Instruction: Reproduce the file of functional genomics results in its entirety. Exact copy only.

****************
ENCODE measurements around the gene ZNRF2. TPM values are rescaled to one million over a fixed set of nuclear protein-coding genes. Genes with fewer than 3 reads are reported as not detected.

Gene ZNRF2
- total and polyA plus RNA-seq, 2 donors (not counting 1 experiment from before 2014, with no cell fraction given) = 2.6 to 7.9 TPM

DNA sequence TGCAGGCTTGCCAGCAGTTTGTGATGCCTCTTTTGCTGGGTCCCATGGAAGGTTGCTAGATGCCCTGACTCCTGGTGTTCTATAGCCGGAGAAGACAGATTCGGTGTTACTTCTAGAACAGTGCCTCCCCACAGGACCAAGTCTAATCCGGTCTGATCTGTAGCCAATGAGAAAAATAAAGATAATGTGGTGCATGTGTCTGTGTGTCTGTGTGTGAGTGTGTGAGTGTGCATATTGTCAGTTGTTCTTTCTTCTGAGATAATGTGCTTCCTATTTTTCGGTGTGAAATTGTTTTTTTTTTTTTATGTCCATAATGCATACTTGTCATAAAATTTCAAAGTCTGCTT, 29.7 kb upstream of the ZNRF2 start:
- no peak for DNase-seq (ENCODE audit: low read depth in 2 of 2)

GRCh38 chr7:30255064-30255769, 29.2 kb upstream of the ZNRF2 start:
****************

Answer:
ENCODE measurements around the gene ZNRF2. TPM values are rescaled to one million over a fixed set of nuclear protein-coding genes. Genes with fewer than 3 reads are reported as not detected.

Gene ZNRF2
- total and polyA plus RNA-seq, 2 donors (not counting 1 experiment from before 2014, with no cell fraction given) = 2.6 to 7.9 TPM

DNA sequence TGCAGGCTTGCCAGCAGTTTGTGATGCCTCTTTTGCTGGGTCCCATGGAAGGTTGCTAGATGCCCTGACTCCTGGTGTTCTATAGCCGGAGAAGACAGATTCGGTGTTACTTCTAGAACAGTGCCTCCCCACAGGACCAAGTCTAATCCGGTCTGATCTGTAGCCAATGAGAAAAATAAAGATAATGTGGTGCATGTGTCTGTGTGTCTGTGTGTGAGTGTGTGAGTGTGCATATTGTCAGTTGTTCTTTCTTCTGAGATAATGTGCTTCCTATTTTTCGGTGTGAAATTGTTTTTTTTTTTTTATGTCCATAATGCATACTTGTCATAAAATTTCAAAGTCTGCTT, 29.7 kb upstream of the ZNRF2 start:
- no peak for DNase-seq (ENCODE audit: low read depth in 2 of 2)

GRCh38 chr7:30255064-30255769, 29.2 kb upstream of the ZNRF2 start: